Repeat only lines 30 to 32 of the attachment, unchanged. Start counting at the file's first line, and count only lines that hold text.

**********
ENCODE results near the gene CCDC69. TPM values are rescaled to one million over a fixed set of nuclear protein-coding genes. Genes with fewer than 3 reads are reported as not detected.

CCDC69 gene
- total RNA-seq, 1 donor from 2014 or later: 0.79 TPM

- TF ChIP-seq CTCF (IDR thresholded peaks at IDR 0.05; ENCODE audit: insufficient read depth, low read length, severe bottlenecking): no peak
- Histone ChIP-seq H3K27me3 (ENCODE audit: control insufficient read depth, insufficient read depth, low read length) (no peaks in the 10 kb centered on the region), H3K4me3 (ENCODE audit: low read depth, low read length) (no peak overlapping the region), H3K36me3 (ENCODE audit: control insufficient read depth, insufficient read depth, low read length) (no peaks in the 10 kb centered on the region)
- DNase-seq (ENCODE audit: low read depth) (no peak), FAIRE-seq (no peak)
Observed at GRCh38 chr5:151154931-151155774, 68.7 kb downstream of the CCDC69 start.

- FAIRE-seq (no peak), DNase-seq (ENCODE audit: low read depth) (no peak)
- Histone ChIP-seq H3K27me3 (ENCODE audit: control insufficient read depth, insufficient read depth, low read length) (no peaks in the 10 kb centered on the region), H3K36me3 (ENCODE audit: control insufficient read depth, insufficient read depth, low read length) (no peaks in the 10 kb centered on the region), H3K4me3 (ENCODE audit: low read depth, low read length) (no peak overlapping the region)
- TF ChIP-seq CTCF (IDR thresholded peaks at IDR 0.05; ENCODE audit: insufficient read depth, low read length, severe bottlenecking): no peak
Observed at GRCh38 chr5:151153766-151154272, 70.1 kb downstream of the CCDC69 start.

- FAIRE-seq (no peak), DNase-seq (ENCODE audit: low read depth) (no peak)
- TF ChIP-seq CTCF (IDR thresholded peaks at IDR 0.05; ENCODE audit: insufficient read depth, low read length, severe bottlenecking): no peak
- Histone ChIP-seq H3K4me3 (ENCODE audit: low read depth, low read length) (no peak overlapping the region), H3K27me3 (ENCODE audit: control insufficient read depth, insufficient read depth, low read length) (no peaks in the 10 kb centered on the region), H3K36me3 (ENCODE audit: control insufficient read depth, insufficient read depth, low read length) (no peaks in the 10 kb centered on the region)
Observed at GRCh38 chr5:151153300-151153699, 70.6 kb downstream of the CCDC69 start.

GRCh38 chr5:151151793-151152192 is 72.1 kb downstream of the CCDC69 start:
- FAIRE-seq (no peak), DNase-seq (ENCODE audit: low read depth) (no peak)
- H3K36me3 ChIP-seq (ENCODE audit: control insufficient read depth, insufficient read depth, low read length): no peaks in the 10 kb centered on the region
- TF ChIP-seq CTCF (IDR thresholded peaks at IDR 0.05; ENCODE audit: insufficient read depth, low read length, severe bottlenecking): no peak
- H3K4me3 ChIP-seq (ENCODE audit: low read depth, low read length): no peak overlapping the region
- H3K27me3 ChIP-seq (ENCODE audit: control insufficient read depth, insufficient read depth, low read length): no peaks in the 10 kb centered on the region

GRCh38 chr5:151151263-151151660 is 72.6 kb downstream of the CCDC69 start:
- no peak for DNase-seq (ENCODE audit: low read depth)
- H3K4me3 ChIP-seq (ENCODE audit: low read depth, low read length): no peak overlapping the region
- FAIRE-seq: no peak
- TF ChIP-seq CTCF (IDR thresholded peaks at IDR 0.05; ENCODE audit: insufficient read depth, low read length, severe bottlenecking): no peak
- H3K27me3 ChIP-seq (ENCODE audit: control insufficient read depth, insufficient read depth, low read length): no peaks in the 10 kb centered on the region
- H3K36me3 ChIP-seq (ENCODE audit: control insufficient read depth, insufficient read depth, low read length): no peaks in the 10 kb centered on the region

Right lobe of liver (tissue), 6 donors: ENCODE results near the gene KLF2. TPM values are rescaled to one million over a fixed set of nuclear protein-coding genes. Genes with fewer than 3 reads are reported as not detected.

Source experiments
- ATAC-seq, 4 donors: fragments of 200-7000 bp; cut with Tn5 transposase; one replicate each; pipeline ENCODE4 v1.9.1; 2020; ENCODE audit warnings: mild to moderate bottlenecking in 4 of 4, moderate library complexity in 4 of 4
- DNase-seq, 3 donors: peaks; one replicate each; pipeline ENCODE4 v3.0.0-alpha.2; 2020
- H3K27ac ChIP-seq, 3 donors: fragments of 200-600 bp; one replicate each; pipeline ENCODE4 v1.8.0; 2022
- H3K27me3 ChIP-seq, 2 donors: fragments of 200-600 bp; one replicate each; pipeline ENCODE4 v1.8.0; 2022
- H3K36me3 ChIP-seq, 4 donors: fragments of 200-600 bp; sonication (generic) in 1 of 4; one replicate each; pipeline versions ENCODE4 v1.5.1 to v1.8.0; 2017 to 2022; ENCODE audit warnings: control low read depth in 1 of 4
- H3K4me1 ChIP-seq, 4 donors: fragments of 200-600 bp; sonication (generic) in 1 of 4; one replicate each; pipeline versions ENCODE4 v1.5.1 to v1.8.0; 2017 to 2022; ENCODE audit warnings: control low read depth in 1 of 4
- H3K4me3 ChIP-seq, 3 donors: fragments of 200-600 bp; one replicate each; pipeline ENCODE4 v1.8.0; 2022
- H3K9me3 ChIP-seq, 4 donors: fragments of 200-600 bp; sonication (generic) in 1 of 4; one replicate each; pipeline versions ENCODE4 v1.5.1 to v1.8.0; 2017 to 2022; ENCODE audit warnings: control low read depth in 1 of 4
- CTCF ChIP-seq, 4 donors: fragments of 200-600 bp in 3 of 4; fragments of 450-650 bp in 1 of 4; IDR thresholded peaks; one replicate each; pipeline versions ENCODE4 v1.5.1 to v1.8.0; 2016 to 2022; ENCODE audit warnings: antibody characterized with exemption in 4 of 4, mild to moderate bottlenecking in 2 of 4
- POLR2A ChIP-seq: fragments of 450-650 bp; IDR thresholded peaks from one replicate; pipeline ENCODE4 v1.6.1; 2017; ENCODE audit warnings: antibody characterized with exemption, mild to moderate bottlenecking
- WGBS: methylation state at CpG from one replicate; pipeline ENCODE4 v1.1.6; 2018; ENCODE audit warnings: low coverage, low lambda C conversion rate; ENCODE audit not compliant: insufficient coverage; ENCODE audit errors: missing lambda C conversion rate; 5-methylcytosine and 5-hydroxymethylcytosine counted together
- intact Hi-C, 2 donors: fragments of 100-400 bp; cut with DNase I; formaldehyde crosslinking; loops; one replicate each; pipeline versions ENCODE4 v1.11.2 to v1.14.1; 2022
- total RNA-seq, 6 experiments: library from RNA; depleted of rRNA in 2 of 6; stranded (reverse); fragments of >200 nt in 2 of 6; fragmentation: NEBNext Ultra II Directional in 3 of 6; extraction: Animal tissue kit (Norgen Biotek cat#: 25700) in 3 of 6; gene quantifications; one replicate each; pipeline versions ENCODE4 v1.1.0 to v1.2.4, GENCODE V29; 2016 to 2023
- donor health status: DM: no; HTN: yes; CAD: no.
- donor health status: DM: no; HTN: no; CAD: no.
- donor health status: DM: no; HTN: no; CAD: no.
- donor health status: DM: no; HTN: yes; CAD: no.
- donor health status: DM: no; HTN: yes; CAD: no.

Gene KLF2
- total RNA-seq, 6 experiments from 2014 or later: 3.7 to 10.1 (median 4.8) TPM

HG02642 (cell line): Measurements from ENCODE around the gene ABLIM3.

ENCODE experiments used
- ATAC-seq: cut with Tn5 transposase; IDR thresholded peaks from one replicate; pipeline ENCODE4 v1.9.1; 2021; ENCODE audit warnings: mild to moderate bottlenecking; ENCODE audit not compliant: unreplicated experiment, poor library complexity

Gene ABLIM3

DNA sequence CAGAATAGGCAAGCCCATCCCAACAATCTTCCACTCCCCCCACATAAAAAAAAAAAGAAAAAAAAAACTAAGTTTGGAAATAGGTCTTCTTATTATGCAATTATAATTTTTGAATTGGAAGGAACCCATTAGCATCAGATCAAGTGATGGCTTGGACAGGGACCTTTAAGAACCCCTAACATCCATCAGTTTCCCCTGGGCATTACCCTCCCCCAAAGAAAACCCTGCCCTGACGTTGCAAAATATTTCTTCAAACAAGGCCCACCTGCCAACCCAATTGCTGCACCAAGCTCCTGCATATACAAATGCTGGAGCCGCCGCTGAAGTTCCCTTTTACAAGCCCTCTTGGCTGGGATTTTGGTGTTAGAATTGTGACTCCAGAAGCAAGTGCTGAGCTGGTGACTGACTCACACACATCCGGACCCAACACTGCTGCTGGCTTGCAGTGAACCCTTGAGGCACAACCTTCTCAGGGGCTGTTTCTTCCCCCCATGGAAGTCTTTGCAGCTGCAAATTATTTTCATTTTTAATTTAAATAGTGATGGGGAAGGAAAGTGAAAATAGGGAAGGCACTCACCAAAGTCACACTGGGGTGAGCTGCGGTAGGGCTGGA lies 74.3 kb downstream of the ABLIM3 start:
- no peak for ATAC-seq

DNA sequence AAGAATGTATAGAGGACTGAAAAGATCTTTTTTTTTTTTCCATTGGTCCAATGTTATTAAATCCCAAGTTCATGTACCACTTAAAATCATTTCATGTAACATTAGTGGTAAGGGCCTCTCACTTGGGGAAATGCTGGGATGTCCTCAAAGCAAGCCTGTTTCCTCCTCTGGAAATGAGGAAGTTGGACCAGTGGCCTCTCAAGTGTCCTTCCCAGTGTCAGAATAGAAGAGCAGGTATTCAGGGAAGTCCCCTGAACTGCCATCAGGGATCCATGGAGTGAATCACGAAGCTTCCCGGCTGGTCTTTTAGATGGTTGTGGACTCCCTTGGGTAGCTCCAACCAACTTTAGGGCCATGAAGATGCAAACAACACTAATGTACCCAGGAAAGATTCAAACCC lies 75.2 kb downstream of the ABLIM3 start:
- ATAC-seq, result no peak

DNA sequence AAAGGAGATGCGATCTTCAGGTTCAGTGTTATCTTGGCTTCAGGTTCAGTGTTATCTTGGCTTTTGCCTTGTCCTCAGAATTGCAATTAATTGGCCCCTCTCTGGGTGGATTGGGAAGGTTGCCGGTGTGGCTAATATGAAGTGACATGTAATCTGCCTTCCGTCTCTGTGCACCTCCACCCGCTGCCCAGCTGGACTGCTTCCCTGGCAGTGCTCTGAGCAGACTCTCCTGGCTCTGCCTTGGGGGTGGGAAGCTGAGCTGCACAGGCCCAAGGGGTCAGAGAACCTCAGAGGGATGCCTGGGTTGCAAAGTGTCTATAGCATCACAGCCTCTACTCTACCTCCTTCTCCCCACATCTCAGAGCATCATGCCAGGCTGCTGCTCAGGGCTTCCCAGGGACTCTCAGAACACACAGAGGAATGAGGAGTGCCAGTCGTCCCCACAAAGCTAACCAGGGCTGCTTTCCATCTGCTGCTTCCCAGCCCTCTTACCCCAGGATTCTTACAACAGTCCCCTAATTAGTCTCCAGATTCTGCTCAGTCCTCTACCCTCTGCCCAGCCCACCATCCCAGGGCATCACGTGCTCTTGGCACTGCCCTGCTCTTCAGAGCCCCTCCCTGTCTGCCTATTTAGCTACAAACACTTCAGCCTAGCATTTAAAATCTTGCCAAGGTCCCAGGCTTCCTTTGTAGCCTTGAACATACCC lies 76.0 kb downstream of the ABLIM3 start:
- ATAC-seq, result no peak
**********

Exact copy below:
Source experiments
- ATAC-seq, 4 donors: fragments of 200-7000 bp; cut with Tn5 transposase; one replicate each; pipeline ENCODE4 v1.9.1; 2020; ENCODE audit warnings: mild to moderate bottlenecking in 4 of 4, moderate library complexity in 4 of 4
- DNase-seq, 3 donors: peaks; one replicate each; pipeline ENCODE4 v3.0.0-alpha.2; 2020